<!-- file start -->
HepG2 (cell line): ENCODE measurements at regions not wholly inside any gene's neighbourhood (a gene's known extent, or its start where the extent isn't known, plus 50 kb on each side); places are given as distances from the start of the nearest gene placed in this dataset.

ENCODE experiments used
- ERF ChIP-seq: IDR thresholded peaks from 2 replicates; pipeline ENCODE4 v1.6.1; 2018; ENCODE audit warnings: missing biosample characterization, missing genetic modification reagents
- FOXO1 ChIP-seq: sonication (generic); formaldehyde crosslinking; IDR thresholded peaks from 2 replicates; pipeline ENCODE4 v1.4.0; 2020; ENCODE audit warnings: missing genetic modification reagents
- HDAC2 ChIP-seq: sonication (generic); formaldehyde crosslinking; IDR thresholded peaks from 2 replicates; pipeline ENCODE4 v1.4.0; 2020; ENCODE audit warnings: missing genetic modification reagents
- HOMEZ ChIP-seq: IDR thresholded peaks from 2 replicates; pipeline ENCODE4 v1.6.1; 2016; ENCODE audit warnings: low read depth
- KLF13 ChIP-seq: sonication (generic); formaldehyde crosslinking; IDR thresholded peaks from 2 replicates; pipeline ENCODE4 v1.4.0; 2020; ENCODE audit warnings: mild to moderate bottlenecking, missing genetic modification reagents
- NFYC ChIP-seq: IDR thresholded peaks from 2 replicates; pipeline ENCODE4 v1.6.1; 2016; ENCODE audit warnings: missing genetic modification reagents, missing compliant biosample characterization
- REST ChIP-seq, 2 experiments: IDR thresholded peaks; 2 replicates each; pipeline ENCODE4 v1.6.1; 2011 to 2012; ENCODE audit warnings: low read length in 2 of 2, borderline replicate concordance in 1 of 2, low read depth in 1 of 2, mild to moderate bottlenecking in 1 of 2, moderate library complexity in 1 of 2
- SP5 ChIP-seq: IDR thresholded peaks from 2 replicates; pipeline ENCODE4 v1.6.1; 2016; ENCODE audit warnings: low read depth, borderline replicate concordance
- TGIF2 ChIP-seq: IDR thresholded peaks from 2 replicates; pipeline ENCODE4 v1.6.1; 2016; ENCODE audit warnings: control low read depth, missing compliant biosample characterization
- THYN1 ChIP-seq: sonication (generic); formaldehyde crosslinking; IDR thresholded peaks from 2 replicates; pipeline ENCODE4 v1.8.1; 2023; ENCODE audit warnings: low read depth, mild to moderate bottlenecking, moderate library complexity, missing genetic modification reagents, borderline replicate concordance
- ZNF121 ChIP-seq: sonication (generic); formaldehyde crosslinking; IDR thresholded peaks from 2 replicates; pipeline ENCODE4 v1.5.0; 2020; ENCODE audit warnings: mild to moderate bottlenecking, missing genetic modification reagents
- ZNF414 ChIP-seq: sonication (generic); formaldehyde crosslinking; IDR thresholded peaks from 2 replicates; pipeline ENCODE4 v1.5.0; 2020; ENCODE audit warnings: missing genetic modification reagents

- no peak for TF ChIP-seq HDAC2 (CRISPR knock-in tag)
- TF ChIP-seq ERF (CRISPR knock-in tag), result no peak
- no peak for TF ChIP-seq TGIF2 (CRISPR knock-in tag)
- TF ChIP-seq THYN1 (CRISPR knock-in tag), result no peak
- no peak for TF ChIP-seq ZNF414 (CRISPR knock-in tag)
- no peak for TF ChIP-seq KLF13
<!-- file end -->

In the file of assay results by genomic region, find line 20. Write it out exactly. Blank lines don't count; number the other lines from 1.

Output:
- no peak for TF ChIP-seq KLF13